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Avatar universal
Hi:
I too, have been in your shoes. I was a marathoner in my mid 40's. Now in my late 40's I find myself with PVC's... I had a complete cardiac work-up; no heart disease thank God.

However, these things CAN drive you crazy, and the more you dwell on them, the more they will bug you.

For me, cutting down on caffine helps but does not make them go away. I have been supplementing with magnesium and that does seem to help a bit.

I also agree with mclare38... crusing the Internet for health info can be a terrifying experience that will make the PVC's worse. One thing I did learn today from the Internet is that PVC's are more common in endurance athletes with cyclists being the most common.

My advice is to see a cardioplogist to get a good cardiac work-up (EKG, Sonogram, perhaps a Holter monitor). If the Dr. says your heart is structurally OK... so be it. Avoid the beta-blockers and other meds if you can. Some of their side effects can be far worse for you than a PVC any day of the week.

I have only had them for the past 2 or so years, and I'd do just about ANYTHING to make them go away for good. However, for the meantime I continue to exercise and just live with them.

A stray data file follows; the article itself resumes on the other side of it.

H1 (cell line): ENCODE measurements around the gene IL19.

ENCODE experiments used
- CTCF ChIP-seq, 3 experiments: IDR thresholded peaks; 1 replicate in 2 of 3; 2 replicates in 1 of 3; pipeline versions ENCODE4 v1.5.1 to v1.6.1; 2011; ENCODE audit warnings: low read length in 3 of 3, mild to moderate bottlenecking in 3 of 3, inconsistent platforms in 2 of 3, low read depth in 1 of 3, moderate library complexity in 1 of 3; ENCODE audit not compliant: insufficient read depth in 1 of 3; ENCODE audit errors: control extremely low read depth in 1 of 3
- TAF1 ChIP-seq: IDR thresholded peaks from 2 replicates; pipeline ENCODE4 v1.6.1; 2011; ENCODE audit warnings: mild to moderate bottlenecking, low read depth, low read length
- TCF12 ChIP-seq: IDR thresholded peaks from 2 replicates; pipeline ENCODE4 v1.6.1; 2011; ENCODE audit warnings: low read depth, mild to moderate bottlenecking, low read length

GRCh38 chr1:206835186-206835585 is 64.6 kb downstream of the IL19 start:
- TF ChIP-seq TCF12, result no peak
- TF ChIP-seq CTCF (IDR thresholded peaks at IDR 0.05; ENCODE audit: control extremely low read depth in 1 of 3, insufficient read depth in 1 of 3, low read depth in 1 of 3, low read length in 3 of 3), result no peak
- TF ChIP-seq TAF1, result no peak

Good Luck :)
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Avatar universal
I have had PVC"s for years..Doctors have always told me that I am fine.
Long time athlete and all tests have been normal, per the doctors.
However, I also notice that my B.P. is also a little high especially when I go to the doctors. The Doc seems to think I just have a fear of visiting the doctors office...was just wondering if hypertension is a common symtom with PVC sufferers...
Thanks, KPS
Helpful - 0
1616038 tn?1315954103
Hi - elevated bp, also known as "white coat syndrome" is a well documented condition. When one is experiencing high anxiety, especially during an episode of PVCs, a spike in blood pressure and heart rate is very common. I have had the exact same problem in the past. If you have any concerns about your bp, speak to your doctor and he/she can put you on a 24 hour bp monitor. It will give a range of readings, while active and at rest, and allow your doctor to properly assess your situation. Finally, remember what all doctors and members on this site are telling you - PVCs in the absence of heart disease are totally benign. Hopefully this may help to ease your anxiety.  
Helpful - 0
1616038 tn?1315954103
Sorry - just to clarify - "white coat syndrome/hypertension" is the term for the elevated bp and heart rate you experience when going to the doctor's office, or ER....likely because you are anxious about a medical condition (eg PVCs and heart disease).